(CNN)In the first case of its kind, a Mississippi man pleaded guilty to a federal hate crime Wednesday for murdering his ex-girlfriend because she was transgender.
Transgender hate crime guilty plea in federal court is a first
Joshua Vallum, 29, knew Mercedes Williamson was a transgender teenage girl when they began dating, the US Justice Department's Civil Rights Division said.
Vallum killed her because she was transgender, making him eligible for prosecution under the 2009 Matthew Shepard and James Byrd Jr., Hate Crimes Prevention Act, named for two of the country's most infamous hate crimes.
The federal law criminalizes violence based on race, religion, gender, sexual orientation or gender identity. Vallum's prosecution is the first to involve a victim targeted for being transgender, the Justice Department said.
"Our nation's hate crime statutes advance one of our fundamental beliefs, that no one should have to live in fear because of who they are," US Attorney General Loretta Lynch said in a statement.
"Today's landmark guilty plea reaffirms that basic principle, and it signals the Justice Department's determination to combat hate crimes based on gender identity."
The news comes in the deadliest year ever for transgender people. As of November, the deaths of 26 transgender people were reported, more than any other year, according to GLAAD and other advocacy groups. Some questioned the significance of the prosecution, or the extent to which such laws actually prevent or deter hate crimes.
Vallum, a member of the Almighty Latin Kings and Queens Nation crime gang, kept her gender identity a secret. The two broke up in 2014 and had no contact until May 2015, when Vallum decided to kill her.
A friend of his had learned that Williamson was transgender. Vallum feared reprisals from other Latin Kings members if they found out he was in a consensual sexual relationship with a transgender woman, the Justice Department said, citing statements Vallum made as part of his guilty plea.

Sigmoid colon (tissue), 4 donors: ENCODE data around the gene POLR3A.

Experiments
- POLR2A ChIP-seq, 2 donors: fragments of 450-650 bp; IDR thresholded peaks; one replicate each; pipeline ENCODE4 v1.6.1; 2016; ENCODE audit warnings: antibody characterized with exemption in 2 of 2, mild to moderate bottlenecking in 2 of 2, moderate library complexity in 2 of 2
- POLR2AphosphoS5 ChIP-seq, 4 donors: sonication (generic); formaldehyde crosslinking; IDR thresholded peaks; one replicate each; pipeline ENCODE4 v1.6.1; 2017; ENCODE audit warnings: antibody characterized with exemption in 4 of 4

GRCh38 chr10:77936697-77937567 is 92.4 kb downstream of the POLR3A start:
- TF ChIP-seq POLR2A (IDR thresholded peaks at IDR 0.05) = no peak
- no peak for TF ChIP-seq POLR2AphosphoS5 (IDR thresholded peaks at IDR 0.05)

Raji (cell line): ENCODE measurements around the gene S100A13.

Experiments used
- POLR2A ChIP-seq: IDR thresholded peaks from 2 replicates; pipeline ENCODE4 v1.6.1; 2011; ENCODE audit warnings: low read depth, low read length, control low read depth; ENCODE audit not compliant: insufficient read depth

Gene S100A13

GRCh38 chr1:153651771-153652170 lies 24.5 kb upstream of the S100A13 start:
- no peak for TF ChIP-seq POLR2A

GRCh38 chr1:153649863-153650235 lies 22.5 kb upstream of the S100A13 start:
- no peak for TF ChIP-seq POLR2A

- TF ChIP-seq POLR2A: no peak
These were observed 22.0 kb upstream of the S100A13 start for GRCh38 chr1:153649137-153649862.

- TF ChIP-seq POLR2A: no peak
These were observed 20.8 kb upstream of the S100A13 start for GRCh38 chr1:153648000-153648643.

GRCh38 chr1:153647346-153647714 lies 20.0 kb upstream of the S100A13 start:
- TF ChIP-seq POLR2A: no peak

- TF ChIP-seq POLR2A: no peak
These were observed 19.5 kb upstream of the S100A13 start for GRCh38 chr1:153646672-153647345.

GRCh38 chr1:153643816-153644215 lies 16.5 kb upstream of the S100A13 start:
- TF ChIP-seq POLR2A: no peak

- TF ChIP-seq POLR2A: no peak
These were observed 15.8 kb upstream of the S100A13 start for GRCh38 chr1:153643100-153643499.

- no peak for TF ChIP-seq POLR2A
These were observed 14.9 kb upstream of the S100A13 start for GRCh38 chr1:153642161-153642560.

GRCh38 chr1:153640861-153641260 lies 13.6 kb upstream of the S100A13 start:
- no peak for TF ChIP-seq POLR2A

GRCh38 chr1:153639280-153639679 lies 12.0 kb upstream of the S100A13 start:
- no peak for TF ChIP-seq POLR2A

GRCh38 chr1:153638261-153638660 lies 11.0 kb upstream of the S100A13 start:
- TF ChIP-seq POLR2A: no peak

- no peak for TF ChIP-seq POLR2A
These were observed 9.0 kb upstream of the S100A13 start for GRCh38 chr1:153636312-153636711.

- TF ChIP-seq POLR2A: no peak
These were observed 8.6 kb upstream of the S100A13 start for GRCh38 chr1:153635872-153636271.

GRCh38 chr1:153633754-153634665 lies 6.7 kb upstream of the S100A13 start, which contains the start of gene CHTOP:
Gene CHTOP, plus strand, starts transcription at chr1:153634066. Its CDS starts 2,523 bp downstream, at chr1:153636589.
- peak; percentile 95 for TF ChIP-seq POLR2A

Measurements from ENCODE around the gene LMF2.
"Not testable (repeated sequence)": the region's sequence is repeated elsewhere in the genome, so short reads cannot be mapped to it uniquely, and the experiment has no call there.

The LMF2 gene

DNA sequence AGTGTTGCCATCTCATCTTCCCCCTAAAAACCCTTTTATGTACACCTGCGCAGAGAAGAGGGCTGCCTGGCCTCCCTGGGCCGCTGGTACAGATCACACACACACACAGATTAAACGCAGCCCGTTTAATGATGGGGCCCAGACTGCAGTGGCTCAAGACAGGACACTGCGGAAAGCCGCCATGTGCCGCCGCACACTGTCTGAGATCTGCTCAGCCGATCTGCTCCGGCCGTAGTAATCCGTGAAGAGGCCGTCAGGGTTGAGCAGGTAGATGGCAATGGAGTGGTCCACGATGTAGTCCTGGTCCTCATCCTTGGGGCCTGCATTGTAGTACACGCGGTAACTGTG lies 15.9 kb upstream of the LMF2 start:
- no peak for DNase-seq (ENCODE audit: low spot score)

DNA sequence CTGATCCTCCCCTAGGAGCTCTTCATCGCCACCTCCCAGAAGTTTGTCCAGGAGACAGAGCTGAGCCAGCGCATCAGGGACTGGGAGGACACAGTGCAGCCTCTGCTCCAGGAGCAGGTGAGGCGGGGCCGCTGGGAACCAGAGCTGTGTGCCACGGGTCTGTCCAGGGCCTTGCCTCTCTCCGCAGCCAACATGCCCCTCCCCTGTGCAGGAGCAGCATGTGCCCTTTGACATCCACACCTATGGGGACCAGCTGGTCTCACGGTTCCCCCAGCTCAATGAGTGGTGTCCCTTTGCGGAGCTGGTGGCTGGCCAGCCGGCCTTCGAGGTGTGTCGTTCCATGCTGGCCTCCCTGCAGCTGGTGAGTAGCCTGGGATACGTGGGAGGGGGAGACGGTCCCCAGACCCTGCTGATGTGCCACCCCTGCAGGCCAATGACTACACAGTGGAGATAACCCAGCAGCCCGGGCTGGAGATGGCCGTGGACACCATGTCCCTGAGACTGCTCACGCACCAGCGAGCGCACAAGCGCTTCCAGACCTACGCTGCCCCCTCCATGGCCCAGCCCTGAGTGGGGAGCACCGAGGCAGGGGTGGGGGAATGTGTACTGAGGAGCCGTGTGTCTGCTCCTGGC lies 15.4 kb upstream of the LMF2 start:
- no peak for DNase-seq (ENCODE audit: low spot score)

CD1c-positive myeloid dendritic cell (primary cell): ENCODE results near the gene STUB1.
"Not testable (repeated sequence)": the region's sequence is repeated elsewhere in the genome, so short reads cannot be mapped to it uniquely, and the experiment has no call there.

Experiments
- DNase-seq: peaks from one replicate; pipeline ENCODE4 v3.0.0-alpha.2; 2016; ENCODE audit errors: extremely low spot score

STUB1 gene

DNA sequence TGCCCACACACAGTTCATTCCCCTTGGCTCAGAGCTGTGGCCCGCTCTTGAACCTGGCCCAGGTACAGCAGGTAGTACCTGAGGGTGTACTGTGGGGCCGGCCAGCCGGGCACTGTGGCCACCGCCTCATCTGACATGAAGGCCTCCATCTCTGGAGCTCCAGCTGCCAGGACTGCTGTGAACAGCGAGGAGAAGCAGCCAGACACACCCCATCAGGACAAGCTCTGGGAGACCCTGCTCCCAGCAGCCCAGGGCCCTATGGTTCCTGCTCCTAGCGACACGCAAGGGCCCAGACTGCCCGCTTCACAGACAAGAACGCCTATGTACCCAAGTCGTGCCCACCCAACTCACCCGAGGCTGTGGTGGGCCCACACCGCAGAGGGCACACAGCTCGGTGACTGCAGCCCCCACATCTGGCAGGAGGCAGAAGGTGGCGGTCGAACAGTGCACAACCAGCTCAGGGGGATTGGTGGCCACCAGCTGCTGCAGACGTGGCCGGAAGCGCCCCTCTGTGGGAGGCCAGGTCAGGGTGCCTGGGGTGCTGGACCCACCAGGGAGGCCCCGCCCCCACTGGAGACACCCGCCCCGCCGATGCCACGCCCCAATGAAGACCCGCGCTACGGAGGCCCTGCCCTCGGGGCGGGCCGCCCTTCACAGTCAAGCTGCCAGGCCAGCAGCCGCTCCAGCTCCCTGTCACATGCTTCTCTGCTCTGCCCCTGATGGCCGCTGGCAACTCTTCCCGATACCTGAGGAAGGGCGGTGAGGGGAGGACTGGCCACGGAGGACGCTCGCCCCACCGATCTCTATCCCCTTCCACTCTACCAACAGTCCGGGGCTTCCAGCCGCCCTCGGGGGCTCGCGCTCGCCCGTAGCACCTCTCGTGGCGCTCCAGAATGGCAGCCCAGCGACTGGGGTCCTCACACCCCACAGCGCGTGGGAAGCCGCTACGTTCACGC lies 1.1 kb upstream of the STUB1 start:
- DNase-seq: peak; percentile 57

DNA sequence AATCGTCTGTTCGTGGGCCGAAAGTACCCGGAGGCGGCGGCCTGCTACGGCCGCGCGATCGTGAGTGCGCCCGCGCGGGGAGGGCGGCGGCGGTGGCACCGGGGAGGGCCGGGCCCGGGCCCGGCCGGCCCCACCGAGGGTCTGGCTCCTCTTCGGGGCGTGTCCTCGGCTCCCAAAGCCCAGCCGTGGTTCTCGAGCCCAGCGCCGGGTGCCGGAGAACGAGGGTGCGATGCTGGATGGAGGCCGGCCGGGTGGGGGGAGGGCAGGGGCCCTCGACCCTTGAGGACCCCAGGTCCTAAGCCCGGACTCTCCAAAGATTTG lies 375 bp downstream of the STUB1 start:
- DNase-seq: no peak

After luring the 17-year-old into his car under false pretenses, he assaulted her and stabbed her with a pocket knife. As she tried to flee he stabbed her repeatedly and used a hammer to deliver the deadly blows, the Justice Department said.
Vallum initially claimed he killed Williamson in a panic after learning she was transgender. In his guilty plea Wednesday, he admitted to lying about the circumstances surrounding her death.
He would not have killed Williamson if she was not transgender, he admitted in his plea.
Vallum previously pleaded guilty in state court to murdering Williamson in George County, Mississippi, and was sentenced to life in prison. Because Mississippi does not have a statute that protects people from bias crimes based on gender identity, the federal government was able to bring federal hate crime charges.
The prosecution drew mixed reaction from civil rights groups.
Despite the circumstances, many lauded the prosecution, saying it sets an important precedent for using hate crime laws to protect gender identity.
"It sends a message, especially to the LGBT community, that the federal government will use this law when they are victims of crime," said Richard Saenz, staff attorney for Lambda Legal. "For too long LGBT people have been ignored and violence against them has been ignored and they've felt that crimes against them will never be taken seriously."
Still, it's a disheartening milestone, one that's based in problems that laws alone can't fix.
"It is important to note that our criminal justice system needs reform, and that simply adding new statutes that add to our already over-large prison population is insufficient to get at the root of the problem," said Jillian Weiss, executive director of the Transgender Legal Defense & Education Fund.
"We must come together in our schools and churches and government halls to teach that prejudice is unacceptable."
Others said it would do nothing to prevent future crimes.
"Enhanced sentencing does not bring about the core values and educational shift needed at interpersonal and community levels to address gender identity-based violence. More efficient interventions may include community-created safety alternatives and restorative processes," said Flor Bermudez with the Transgender Law Center's Detention Project.
"Hate crime laws do nothing to ensure the safety of transgender people, since they don't address the root cause of the problem. To the contrary, hate crime laws use criminalization and enhanced punishment in a way that ultimately only expand the criminal system that already disproportionately targets transgender women of color. "